Film Review & Trailer: Jungle Cruise

Review By Frances Winston

Directed by: Jaume Collet-Serra – Starring: Dwayne Johnson, Emily Blunt, Édgar Ramírez, Jack Whitehall, Jesse Plemons, Paul Giamatti

In cinemas now!

Director Collet- Serra seems an odd choice for this family-friendly Disney fare, as his background is in horror movies, and those Liam Neeson revenge flicks (which seem to add a new one to their fold every other week at this stage). So he clearly watched a lot of similar family-friendly fare while looking for inspiration. Five minutes into this, I was thinking I had seen these characters before, and then I realised that Johnson, Blunt, and Whitehall are basically playing the Brendan Fraser, Rachel Weisz, and John Hannah characters from The Mummy series.

Except here they are called Frank Wolf and Lily, and McGregor Houghton. But other than that, they are exactly the same characters – the brawny adventurer helping the extremely bright sister and her wimpish brother find an ancient artefact. In this case it is the Tree of Life, which is believed to possess great healing power that could be of great benefit to modern medicine. So the trio take off down the Amazon, pursued by a deranged German aristocrat (Plemons) who hopes to secure the Tree of Life for himself.

They are also accosted by the undead – no not The Mummy, although that wouldn’t have surprised me, as at that point, I was still sure I was watching a remake – rather a Spanish expedition, who have been cursed and imprisoned in the jungle since they set out to find the tree 300 years earlier. And then it all goes somewhat Pirates of the Caribbean, with a little bit of Raiders of the Lost Ark thrown in for good measure. As I said, Collet-Serra clearly watched a lot of similar fare in preparation for directing this.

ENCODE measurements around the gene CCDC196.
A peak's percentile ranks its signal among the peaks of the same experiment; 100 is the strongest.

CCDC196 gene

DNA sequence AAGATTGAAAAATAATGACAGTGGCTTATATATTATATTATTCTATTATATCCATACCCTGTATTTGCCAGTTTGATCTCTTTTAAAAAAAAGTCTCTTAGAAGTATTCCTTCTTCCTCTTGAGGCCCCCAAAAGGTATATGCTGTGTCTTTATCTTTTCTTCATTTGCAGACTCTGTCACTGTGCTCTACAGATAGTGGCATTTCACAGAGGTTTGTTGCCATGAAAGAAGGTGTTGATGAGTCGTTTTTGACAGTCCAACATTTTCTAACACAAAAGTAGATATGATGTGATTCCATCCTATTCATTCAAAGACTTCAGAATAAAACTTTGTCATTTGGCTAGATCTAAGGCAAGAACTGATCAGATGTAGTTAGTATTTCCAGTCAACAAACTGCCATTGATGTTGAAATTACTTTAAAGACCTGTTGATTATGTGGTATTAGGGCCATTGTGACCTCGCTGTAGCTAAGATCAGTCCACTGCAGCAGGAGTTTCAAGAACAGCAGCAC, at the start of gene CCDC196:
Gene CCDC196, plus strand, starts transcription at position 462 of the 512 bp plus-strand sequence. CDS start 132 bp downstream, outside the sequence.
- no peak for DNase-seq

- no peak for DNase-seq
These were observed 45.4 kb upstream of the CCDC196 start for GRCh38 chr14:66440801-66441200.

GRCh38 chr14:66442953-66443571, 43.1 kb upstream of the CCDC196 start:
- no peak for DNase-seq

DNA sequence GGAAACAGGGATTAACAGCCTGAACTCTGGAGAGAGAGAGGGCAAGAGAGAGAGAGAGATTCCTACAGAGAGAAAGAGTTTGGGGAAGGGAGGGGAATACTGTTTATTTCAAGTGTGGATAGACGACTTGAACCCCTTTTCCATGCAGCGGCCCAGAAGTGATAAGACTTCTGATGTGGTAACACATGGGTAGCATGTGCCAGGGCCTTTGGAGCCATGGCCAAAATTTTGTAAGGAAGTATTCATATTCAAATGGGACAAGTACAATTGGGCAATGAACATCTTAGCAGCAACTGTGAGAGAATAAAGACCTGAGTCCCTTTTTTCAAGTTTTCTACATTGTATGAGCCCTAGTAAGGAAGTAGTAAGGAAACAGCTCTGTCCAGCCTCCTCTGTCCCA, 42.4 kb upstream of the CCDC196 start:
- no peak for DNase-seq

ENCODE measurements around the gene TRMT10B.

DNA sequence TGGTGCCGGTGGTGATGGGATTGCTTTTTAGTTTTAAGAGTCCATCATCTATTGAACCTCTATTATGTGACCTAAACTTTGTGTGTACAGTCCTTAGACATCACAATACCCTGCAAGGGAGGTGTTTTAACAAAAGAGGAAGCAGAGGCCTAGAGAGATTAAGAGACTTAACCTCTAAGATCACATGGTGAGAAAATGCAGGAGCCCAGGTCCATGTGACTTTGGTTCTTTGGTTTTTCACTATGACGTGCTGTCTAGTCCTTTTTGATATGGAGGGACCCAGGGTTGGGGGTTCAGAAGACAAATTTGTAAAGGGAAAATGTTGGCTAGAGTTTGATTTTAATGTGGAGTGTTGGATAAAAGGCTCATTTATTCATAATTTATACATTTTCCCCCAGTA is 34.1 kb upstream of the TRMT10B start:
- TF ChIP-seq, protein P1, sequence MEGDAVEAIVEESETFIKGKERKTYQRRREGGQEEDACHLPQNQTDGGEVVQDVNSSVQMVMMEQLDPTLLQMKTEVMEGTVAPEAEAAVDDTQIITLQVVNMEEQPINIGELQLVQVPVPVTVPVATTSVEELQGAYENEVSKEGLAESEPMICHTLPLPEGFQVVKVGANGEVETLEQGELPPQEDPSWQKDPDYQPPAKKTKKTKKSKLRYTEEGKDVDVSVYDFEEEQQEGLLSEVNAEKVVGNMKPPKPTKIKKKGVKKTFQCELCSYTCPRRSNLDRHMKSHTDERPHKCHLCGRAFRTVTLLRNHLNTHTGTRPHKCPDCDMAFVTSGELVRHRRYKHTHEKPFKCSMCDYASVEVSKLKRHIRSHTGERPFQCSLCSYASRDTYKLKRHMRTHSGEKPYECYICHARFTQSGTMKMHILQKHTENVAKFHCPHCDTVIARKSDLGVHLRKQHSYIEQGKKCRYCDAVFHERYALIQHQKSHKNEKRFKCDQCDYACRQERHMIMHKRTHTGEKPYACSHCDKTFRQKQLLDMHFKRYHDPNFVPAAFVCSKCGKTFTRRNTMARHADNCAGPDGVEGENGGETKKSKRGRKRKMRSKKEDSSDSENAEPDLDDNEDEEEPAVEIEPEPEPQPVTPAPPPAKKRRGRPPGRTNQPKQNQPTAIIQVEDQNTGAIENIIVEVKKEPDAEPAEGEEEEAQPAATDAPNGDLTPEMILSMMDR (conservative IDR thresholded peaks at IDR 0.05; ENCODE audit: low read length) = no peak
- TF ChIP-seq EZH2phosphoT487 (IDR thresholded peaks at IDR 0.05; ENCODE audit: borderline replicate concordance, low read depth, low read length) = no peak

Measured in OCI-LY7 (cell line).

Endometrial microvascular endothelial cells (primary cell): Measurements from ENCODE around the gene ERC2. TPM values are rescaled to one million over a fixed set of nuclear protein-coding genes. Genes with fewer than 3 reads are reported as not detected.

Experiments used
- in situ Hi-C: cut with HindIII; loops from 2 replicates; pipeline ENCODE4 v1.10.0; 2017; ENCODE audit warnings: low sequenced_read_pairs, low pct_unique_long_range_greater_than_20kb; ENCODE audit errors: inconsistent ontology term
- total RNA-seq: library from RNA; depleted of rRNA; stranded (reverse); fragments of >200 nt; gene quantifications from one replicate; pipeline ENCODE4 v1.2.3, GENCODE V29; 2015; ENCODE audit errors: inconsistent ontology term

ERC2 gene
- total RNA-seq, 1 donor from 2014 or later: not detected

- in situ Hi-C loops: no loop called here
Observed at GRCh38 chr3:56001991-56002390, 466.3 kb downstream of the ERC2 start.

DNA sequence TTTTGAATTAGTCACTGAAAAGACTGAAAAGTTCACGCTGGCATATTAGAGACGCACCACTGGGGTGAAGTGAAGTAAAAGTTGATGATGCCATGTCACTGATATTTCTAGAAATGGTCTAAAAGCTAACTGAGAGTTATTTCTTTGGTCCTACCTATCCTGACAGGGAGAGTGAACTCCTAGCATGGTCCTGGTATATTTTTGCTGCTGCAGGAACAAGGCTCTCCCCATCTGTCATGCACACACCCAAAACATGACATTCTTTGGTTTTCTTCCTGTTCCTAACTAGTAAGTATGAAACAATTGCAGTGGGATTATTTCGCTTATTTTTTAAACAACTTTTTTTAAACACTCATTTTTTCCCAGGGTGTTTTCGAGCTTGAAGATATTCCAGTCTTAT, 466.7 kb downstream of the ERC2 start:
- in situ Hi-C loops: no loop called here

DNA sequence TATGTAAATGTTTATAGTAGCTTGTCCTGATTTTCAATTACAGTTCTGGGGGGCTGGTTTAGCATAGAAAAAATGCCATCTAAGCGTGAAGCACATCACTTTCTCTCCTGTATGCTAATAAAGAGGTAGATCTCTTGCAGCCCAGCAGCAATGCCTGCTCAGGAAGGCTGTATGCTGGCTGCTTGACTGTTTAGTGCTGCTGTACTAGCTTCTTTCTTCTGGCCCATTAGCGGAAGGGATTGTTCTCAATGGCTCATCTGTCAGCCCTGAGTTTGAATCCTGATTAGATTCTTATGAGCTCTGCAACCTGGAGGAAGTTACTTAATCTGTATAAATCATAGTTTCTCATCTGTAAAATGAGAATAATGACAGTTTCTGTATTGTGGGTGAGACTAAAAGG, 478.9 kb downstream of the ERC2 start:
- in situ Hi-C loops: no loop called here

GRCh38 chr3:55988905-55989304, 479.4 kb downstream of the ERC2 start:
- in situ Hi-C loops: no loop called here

And this is the biggest problem here. He doesn’t just pay homage to other offerings – he blatantly steals from them, leaving you with the feeling that you’ve seen all of this before. It’s not helped by the fact that Johnson doesn’t quite have the range or depth of Johnny Depp as Captain Jack Sparrow, or Harrison Ford as Indiana Jones. Nor does he have the chemistry with Blunt that Brendan Fraser had with Rachel Weisz in the Mummy movies. When their predictable opposites attract romance gets going, it is damper than the recent weather. Johnson may be the nicest man in Hollywood, but he is not a dramatic actor, and outside of the action scenes this is painfully obvious.

There is a also a big ‘coming out’ scene for Jack Whitehall’s character, McGregor. This is clearly Disney trying to tick an inclusivity box. However, it all feels a little bit awkward and forced, and isn’t quite the heart-warming and progressive moment they seemed to think it would be. Yet again, they fail LGBTQ characters. Following his ‘revelation’, it is never mentioned or referenced in any way again.

This is the kind of film that tries to hypnotise you with huge action scenes and explosions and effects, in the hopes that you won’t notice that underneath all this it has an extremely weak plot, accompanied by even weaker performances. It doesn’t deliver the thrills and spills you expect from this kind of film, and is actually somewhat boring.

About EILE Magazine

The new LGBT magazine; available online, for download and on podcast. It's time for another view.
%d bloggers like this: